Lemaitre's run was special. It was very special. But it has far more to do with his age, back-story and technique than his ethnic background.

He is just 20 years old. At the same age, neither Asafa Powell nor Carl Lewis had run as fast.

He is also a sprinting novice. Football-obsessed as a youngster, the 2003 World Championships in Paris passed him by completely, and he first joined a running club just five years ago. "My knowledge of athletics is poor," he admits.

Despite that, his progression has been remarkable. After a single year of training he had gone under 11 seconds; at the World Juniors two years ago he won the 200m in 20.83 secs. The following year he won 100m gold at the European Juniors and smashed Dwain Chambers' junior record into the bargain.

He is also a long, long way from being the finished article. His body is yet to fully mature - at just 74kg despite standing a shade under 6ft 3in, he does not yet have the upper body strength of a top sprinter - and he only began weight training a year ago.

His technique is at best a work in progress. His start is poor - he is slow from the blocks and comes upright far too quickly - and his arm movement all over the place.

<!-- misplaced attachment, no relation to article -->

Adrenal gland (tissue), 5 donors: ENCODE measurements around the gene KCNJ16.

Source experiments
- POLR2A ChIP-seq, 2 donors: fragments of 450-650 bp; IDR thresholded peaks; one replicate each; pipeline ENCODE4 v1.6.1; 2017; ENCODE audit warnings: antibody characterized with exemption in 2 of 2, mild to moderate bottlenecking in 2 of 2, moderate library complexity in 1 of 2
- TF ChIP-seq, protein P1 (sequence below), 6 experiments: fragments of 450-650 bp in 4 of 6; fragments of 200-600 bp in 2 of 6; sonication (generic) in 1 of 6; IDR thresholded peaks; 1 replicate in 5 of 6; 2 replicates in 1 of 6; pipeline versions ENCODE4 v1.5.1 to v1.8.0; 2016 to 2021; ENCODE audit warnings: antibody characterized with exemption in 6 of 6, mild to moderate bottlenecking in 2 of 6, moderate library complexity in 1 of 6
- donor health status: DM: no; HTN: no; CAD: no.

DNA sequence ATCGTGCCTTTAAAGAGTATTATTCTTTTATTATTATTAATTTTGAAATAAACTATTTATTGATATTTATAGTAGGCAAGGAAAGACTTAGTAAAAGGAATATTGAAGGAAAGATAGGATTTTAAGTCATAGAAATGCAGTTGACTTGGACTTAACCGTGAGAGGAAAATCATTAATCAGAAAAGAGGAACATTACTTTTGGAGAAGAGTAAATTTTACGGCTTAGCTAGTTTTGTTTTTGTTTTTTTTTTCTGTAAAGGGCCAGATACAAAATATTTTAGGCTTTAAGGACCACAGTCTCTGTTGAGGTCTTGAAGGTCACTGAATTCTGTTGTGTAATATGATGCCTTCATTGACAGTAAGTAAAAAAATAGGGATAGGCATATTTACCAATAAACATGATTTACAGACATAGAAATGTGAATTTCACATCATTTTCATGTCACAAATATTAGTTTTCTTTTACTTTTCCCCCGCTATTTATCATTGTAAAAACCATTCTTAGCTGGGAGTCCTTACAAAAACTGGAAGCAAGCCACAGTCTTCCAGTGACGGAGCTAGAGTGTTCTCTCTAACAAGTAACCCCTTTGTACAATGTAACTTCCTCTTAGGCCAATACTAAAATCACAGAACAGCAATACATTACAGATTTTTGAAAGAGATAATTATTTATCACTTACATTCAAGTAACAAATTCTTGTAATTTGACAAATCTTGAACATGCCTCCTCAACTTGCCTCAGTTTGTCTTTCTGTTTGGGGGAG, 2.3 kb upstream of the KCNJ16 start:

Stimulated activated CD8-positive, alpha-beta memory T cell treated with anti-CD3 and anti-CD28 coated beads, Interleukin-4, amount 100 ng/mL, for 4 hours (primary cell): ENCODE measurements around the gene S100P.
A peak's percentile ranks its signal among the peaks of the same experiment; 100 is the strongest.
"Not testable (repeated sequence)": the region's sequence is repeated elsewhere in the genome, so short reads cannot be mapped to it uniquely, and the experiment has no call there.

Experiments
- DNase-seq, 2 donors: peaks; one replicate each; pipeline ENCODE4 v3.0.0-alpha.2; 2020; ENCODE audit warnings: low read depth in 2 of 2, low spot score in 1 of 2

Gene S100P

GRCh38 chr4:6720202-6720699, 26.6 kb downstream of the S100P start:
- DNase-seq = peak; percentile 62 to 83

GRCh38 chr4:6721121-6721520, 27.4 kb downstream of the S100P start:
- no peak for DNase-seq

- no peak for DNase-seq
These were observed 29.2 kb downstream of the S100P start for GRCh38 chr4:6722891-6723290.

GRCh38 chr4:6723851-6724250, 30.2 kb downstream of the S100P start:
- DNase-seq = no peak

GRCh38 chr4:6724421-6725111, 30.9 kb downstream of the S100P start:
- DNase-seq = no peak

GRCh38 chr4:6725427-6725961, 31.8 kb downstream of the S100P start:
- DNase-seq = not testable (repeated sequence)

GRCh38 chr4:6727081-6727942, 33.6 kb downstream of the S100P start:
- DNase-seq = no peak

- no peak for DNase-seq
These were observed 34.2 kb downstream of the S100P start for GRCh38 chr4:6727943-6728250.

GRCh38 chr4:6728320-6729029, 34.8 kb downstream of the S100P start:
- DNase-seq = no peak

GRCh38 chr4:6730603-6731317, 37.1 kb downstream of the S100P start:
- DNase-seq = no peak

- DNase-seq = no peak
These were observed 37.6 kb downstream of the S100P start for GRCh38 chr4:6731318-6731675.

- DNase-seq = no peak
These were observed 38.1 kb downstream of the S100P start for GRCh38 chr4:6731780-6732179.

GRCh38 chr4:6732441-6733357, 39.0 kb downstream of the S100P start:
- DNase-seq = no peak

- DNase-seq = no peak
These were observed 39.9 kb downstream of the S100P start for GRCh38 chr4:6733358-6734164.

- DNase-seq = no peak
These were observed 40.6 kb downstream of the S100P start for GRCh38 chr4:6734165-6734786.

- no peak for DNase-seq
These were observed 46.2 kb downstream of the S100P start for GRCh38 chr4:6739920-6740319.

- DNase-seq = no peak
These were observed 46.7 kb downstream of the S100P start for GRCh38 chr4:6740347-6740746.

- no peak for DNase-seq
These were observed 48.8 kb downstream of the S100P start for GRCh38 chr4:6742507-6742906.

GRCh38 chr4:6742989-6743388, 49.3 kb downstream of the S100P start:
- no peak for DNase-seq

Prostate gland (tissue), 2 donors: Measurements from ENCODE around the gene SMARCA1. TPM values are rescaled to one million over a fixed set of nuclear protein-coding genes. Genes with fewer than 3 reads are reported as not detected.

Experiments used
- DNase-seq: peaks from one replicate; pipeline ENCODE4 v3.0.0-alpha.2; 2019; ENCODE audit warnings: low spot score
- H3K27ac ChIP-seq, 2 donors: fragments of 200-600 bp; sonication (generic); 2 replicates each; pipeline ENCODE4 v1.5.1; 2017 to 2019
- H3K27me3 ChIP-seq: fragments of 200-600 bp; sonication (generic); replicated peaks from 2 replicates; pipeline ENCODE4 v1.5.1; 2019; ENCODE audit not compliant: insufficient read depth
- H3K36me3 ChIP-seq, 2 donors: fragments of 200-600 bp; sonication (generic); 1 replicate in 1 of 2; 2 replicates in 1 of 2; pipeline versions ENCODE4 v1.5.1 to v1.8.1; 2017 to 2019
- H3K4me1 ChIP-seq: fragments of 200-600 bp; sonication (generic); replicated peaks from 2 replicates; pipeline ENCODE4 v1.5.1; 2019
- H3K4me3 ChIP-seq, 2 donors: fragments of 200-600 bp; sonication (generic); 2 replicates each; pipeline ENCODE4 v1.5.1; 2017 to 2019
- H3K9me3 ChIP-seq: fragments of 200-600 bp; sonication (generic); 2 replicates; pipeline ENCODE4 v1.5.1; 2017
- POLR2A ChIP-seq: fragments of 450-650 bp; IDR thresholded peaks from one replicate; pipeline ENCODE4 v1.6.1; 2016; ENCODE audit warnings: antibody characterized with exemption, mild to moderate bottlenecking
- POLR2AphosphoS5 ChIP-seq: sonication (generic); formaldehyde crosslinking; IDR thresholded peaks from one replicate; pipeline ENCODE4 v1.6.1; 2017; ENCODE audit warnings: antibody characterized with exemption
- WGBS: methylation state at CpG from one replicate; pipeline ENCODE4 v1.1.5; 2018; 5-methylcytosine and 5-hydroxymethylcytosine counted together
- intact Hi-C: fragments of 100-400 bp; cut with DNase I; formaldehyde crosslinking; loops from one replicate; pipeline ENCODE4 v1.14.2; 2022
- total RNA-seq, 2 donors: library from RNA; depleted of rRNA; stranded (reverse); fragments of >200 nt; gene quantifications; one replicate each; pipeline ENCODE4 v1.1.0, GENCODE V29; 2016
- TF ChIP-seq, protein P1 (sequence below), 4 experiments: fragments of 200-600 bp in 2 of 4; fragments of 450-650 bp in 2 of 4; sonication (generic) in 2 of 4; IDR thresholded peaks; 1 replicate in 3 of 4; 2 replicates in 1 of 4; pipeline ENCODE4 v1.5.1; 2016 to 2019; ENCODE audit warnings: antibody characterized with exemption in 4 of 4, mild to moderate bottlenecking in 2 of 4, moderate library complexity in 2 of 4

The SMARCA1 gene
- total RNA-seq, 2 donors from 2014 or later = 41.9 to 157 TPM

"I still do not really consider myself as a professional athlete," he says. "I am still learning."

His septuagenarian coach Pierre Carraz will work on that. What he does have at his disposal is the natural advantage of a long stride length (even if it is not quite the 41 strides Usain takes over 100m) and blistering speed once he is into his running.

He may yet turn out to be a better sprinter over 200m than 100m. He already has the French record, run the day after breaking the 100m mark, and is the clear favourite to take gold in the longer sprint at the Estadio Olympico.

First up, in the warmth of Tuesday evening, come the heats of the 100m, with the final to follow on Wednesday night.

In Lemaitre's way stands Britain's Dwain Chambers, long in the tooth at his fourth Europeans but running fast again after his doping violations and subsequent adventures in American football and rugby league.

While the French prodigy is marginally quicker this year (by just one hundredth of a second) Chambers came out on top when the two met at the European Team Championships earlier this summer.

"I think he's still going to be riding on the confidence that he has a faster time than me," says Chambers. "But if anything it's just spurred me on to go out and do even better. Experience is the one ace card that I have."

"I consider him the favourite," admits Lemaitre. "I'm the principal outsider."

Chambers, who seems to have found a measure of inner peace after his tumultuous years in the sprinting wilderness, will not seek to intimidate his younger rival.

"I don't want to frighten the kid. I want him to have fun. My three kids have taught me patience, so I have to exercise that.

"The days of running angry are done for me. On that start line I just want to focus, continue smiling and enjoy what I do best. That seems to be working so far."

Chambers' chequered career reads as a cautionary history of recent European sprinting. Lemaitre's might just be the future.